Background: No consensus exists on the optimal treatment strategy for clinical T2-T3N0M0 esophageal cancer. This study was conducted to determine rates of nodal positivity (N+) and to evaluate results of treatment strategies in this cohort. Methods: Surgically treated patients with cT2-T3N0M0 esophageal cancer were reviewed. Adequacy of lymph node dissection was assessed by guidelines applied to clinical stage. Survival was determined by Kaplan-Meier analysis. Univariate and multivariate analyses were done for predictors of N+ and survival. Results: We identified 102 patients, 51 cT2N0 and 51 cT3N0, 39 (38%) of whom had induction therapy. Despite being clinically node negative, 61 patients (60%) had nodal metastases. Applied to cT classification, adequate nodal dissection was achieved in 64 patients (63%). Transthoracic esophagectomy was more likely than transhiatal esophagectomy to achieve adequate nodal dissection (69% versus 31%, p = 0.005). Adequate nodal dissection was more likely to document pN+ disease in both the surgery alone group (70% versus 50%, p = 0.13) and induction therapy group (71% versus 33%, p = 0.02). Five-year overall survival was 44% with surgery alone and 55% with induction therapy. On multivariate analysis, pN+ was the strongest predictor of overall survival (relative risk 2.73, confidence interval: 1.29 to 5.78). Conclusions: Most cT2-T3N0M0 patients have pN+ disease. Despite induction therapy, more than 50% have persistent nodal disease. Transthoracic esophagectomy is more likely to detect pN+ disease and more likely to meet criteria of adequate nodal dissection than is transhiatal esophagectomy. Therefore, the majority of patients with cT2-T3N0M0 should be considered for neoadjuvant protocols and should be treated by transthoracic resection whenever possible.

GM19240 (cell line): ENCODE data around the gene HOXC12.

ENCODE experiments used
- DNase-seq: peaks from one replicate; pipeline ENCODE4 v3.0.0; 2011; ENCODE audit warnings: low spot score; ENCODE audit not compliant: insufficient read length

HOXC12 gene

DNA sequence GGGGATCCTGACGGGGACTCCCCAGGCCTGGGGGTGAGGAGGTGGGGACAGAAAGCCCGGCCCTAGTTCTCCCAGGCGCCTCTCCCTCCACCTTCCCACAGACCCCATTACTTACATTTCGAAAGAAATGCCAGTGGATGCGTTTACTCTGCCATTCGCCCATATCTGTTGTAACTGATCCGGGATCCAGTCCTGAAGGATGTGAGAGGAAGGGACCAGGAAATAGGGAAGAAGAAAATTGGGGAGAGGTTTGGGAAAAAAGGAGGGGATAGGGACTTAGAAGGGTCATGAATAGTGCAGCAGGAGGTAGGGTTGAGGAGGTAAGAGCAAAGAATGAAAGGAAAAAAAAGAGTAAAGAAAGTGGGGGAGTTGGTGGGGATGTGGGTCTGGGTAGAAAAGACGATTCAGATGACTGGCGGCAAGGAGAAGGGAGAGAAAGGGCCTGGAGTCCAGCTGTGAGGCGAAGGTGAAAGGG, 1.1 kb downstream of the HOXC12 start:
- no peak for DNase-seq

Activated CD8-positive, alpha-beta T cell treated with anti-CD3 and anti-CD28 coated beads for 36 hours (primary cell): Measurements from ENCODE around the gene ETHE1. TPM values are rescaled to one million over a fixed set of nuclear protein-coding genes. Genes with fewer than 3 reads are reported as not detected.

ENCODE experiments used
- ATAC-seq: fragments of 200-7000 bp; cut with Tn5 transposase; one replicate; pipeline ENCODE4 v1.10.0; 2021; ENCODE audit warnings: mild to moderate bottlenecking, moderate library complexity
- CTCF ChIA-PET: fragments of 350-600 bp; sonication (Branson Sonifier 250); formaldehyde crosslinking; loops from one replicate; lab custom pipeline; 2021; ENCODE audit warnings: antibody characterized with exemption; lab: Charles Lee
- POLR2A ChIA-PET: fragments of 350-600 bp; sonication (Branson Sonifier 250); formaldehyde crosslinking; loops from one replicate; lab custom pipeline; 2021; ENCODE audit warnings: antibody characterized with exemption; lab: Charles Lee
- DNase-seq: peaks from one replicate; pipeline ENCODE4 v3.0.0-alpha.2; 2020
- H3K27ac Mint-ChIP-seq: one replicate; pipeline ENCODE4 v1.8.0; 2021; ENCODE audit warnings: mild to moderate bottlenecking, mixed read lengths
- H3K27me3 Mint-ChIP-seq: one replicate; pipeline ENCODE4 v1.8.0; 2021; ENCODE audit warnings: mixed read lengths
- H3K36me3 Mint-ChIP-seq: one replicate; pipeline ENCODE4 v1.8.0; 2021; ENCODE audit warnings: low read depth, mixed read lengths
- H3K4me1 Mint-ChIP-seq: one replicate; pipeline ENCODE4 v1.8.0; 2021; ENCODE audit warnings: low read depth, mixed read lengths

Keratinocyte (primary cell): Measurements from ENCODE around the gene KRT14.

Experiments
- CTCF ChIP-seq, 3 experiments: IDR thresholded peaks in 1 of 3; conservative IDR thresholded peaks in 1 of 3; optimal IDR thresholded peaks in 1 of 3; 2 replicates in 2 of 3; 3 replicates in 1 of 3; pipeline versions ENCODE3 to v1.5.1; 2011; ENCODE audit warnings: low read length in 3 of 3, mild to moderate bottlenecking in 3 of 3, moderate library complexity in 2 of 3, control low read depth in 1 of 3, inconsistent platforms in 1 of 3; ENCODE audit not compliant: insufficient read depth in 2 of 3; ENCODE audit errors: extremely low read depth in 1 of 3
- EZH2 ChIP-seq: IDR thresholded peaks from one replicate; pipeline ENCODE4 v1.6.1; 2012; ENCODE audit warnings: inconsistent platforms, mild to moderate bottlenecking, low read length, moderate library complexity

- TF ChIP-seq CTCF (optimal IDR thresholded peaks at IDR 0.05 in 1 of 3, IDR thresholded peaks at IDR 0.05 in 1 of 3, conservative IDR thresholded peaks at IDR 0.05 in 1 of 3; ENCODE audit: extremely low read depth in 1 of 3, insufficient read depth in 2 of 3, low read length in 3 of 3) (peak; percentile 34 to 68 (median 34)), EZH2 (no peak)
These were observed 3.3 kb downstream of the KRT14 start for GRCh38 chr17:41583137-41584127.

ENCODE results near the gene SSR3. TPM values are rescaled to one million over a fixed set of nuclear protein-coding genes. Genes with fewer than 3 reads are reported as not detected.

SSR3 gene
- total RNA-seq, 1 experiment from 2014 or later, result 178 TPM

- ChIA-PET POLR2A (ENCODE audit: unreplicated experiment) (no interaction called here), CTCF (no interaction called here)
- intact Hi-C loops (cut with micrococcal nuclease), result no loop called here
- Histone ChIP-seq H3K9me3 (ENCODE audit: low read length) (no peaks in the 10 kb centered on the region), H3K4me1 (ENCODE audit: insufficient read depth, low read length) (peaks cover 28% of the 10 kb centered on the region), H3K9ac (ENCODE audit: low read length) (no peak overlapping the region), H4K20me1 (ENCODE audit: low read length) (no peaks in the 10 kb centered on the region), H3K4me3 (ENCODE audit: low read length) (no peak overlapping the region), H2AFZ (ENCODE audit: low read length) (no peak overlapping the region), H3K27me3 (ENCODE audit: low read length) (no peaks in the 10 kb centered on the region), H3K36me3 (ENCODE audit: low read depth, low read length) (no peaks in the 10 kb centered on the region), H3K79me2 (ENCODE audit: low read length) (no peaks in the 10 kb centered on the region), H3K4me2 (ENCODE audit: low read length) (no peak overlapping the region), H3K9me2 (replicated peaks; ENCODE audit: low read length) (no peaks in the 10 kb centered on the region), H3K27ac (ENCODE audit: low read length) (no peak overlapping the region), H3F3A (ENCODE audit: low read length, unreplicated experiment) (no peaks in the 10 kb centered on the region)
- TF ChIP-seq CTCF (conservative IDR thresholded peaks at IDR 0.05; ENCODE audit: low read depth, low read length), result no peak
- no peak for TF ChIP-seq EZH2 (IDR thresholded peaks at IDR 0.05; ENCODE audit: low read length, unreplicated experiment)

ASJC Scopus subject areas
- Pulmonary and Respiratory Medicine
- Cardiology and Cardiovascular Medicine